Finally, in the late 1970s, winemaker Paul Masson used filmmaker Orson Welles as its pitchman for its famous "sell no wine before its time" campaign. In this case, at least, it didn't take much to convince would-be customers that the man trying to sell them a bottle of wine enjoyed the stuff immensely.

There’s a moment in your typical advertising brainstorm when the people charged with wrestling the creative elements to the ground cry uncle, settling on a clumsy compromise for the sake of getting on with the really important business—billing their clients. Or so these advertisements fronted by some rather improbable pitchmen and women would suggest. Is a clown really going to convince us to buy tires for our cars? Did anyone ever believe Bill Gates bought his computers at Radio Shack? And don’t tell me it took a cheap brand of vodka to pry Woody Allen out of his shell. On second thought….

(Images via the Ad*Access Project at Duke University, Vintage Ad Browser, and others.)

15 comments so far

  1. Franko Says:

    The audio outtakes from the Paul Masson TV commercials for that ad campaign are legendary… Orson Welles was quite the foul-mouthed drinker. And the IBM ads in the 80s really were popular, although I can’t recall why. I don’t think they are as cringe-worthy as others on this list, though, and the OJ ads are only cringe-worthy in retrospect, same with the Woody Allen one.

  2. Vetraio50 Says:

    Wonderful Collection!

    So many sincere smiles!

  3. Sherry Says:

    The moment where creatives cry uncle comes after the client has turned a perfectly decent, strategically sound idea into something ridiculous. Ads are never created by agencies alone. (If only…)

  4. Jeff Kurtti Says:

    Not sure why most of these might be considered “cringe-worthy,” most of them are quite clever, innovative–or actually ordinary–in the context of the time.

  5. Mike Schwab Says:

    The train entering the tunnel scene in North by North West (the movie not the infant) gives the Roy Roger’s sitting on the train ad a whole new meaning.

  6. Joseph Clark Says:

    In the mid 70’s Simpson was not an ex-football player, he was the biggest star in the game.

  7. Timysho Says:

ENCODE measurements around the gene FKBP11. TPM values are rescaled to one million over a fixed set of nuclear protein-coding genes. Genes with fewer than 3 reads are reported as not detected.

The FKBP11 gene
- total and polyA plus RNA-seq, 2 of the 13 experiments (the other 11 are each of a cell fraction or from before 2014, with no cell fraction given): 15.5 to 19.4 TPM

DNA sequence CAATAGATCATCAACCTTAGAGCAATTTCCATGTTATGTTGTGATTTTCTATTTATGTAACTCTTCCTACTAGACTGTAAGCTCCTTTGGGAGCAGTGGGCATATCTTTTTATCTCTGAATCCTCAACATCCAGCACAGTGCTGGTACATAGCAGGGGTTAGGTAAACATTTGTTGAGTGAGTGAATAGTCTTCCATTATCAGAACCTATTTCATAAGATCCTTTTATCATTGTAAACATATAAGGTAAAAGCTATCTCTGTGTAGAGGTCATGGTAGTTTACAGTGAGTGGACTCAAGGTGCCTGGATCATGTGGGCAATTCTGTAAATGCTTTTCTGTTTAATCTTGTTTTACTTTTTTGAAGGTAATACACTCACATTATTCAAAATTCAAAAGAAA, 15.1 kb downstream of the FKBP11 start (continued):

I don’t get why these are cringe-worthy. Maybe the modern era is just more insensitive? Not sure. But they seem like ordinary advertisements. Could just be a generational cultural difference, however.

  8. Will Sandberg Says:

    Karloff would be better known in 1947 for his role in Arsenic and Old Lace (he owned a percentage of the play, and refused to leave it to make the movie).

  9. vx_ Says:

    > I am (ahem) old enough to remember a lot of these ads and, honestly, no one would have raised an eyebrow or thought anything odd about them then. I fact, I find this a pretty dumb piece, obviously written by someone too young or ignorant to have any sense of social history.

    Perfect way of describing it. I myself have been rallying against so-called “projecting present sensibilities onto past time” – no context is understood for when the ads were written, and as you put it, what the social constructs were at the time.

  10. Zardo Says:

    It would be great if these ads were reproduced at a large enough size to actually read all the associated copy. I’m sure the gifts keep on giving when you read the full ad. Seems a shame that a “collector’s” site can’t provide high enough resolution to allow for this!

  11. Trevi Says:

    I totally disagree – I don’t see the “Cringe Worthy” moments the author attempts to point out in this article. It’s just the outlook of one generation looking back at another.

  12. Eric C. Says:

    Of all these, nothing can beat the one of Doris Day endorsing a steam roller. That’s a whole special level of surrealism there, Thanks for these!

  13. Shesabane Says:

    I like most of the artwork but there are some ads that made me cringe. For example: DDT was most certainly not good for animals and I have not seen a tobacco billboard for at least 15 years…

  14. Jim C Says:

    This is the problem with look at the past through the lense of today. I didn’t see one ad I’d call cringeworthy. They were reflections of the time they were written in. Now the Pepsi “Let have a riot but give the cop a Pepsi” ad, that will be forever cringeworthy, along with the idiotic BMW soapbox derby ad. At least companies were trying to sell their products instead of doing virtue signaling.

  15. John L Says:

    The Doris Day ad is a spoof. It’s the work of Cris Shapan, who specializes in ridiculous retro-looking print ads. See his Facebook page (the only place to see most of his work).